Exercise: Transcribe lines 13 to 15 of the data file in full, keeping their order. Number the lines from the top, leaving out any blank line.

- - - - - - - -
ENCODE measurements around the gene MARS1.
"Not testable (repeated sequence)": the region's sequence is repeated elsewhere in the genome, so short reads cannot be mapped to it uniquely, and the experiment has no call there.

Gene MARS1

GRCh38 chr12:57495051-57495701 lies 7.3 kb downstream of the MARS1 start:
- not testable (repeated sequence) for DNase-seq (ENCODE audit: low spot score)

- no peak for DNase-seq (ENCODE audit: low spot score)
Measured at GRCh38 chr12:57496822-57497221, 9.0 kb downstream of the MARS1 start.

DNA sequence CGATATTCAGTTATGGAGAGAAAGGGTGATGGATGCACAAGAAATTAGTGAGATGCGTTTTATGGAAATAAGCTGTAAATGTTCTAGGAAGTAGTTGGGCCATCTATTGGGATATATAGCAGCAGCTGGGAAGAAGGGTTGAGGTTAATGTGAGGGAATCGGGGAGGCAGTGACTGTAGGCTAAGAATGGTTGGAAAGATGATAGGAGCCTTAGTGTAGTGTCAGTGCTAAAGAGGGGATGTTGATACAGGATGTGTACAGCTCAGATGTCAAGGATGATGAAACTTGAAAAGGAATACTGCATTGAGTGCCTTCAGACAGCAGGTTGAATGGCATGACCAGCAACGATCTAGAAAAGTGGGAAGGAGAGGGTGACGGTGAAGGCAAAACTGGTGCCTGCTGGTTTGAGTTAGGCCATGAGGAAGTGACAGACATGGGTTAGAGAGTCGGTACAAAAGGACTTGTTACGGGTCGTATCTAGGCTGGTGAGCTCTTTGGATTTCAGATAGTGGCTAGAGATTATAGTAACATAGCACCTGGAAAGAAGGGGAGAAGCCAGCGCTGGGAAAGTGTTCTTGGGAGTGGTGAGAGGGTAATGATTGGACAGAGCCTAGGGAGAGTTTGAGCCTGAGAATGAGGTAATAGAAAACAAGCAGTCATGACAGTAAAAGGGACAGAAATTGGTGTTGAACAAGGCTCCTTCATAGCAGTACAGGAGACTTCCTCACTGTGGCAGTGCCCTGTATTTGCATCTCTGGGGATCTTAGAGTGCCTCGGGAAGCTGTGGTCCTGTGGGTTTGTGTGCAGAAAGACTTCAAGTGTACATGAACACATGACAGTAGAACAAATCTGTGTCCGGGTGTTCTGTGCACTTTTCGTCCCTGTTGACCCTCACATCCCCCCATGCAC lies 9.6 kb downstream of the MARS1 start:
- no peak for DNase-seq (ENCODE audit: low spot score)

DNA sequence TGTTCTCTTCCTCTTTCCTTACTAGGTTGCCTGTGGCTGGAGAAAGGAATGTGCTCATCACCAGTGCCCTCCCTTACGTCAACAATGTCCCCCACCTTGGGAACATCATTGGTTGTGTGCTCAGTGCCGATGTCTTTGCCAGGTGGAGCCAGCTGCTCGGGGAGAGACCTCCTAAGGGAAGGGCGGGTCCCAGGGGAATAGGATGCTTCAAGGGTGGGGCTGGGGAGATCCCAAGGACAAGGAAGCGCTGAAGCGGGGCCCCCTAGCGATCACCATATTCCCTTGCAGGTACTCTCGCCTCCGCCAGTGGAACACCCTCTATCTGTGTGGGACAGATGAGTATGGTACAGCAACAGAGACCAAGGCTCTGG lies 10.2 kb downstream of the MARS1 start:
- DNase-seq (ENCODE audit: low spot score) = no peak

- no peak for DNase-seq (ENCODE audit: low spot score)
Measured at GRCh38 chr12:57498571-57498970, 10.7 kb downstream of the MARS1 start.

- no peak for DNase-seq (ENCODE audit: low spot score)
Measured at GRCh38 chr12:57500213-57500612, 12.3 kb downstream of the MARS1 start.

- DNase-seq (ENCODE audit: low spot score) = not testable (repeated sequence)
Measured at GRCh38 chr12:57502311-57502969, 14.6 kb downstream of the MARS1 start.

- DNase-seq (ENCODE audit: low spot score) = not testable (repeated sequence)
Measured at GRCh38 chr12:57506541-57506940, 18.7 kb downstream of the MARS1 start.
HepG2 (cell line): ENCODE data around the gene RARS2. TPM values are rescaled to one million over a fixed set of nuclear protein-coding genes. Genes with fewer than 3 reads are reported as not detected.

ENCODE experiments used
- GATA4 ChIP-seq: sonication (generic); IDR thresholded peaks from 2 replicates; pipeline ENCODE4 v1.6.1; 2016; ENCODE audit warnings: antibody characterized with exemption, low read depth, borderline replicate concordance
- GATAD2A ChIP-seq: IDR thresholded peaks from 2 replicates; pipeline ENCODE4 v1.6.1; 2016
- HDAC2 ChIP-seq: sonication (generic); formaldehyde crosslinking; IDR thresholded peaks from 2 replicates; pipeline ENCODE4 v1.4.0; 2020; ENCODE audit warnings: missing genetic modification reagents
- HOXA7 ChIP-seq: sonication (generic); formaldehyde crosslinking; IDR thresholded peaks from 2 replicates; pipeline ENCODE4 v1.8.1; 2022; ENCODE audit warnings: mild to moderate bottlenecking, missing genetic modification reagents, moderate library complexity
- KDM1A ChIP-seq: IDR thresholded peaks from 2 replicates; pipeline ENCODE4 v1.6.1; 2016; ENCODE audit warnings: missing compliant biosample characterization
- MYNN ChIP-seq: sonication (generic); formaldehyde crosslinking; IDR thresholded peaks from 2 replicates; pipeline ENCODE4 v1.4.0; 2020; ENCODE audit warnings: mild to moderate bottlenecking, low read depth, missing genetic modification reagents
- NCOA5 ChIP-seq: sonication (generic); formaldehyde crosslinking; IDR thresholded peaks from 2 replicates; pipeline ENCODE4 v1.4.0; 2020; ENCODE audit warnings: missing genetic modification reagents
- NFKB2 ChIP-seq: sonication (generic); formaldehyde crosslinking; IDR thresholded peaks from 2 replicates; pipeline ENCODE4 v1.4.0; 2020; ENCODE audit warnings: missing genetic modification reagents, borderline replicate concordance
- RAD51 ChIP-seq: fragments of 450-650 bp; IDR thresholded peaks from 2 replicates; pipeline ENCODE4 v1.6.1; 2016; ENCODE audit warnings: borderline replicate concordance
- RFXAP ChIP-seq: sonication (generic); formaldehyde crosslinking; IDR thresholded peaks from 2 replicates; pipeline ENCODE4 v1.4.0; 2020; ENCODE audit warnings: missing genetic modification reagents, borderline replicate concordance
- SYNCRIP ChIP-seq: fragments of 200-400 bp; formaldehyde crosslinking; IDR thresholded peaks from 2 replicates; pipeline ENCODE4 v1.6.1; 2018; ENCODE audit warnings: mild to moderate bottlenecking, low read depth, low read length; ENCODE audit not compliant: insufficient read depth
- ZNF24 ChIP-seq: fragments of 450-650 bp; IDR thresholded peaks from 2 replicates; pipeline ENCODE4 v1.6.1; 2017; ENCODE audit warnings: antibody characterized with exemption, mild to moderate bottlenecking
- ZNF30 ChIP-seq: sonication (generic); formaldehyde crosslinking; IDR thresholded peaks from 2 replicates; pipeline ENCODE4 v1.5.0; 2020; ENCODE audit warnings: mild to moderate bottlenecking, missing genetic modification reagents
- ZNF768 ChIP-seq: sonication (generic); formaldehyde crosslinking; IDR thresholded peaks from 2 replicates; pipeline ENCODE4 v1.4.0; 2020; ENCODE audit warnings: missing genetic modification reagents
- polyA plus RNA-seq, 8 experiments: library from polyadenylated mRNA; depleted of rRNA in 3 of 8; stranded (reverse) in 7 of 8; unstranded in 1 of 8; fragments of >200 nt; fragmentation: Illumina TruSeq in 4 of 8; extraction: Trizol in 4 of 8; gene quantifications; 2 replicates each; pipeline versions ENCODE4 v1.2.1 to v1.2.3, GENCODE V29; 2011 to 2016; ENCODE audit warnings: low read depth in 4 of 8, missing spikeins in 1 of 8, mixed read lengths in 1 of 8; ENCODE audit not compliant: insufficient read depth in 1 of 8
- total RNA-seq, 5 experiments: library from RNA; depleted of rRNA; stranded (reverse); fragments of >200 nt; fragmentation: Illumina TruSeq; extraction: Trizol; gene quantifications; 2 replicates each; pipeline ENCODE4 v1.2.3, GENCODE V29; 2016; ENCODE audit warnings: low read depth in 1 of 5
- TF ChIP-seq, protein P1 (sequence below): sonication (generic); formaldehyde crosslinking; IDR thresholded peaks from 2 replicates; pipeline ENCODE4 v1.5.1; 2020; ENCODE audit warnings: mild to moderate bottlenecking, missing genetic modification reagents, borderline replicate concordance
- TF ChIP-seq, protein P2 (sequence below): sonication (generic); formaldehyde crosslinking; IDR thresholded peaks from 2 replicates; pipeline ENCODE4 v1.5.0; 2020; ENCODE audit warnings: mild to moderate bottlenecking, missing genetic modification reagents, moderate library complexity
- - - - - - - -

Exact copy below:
Measured at GRCh38 chr12:57498571-57498970, 10.7 kb downstream of the MARS1 start.

- no peak for DNase-seq (ENCODE audit: low spot score)
Measured at GRCh38 chr12:57500213-57500612, 12.3 kb downstream of the MARS1 start.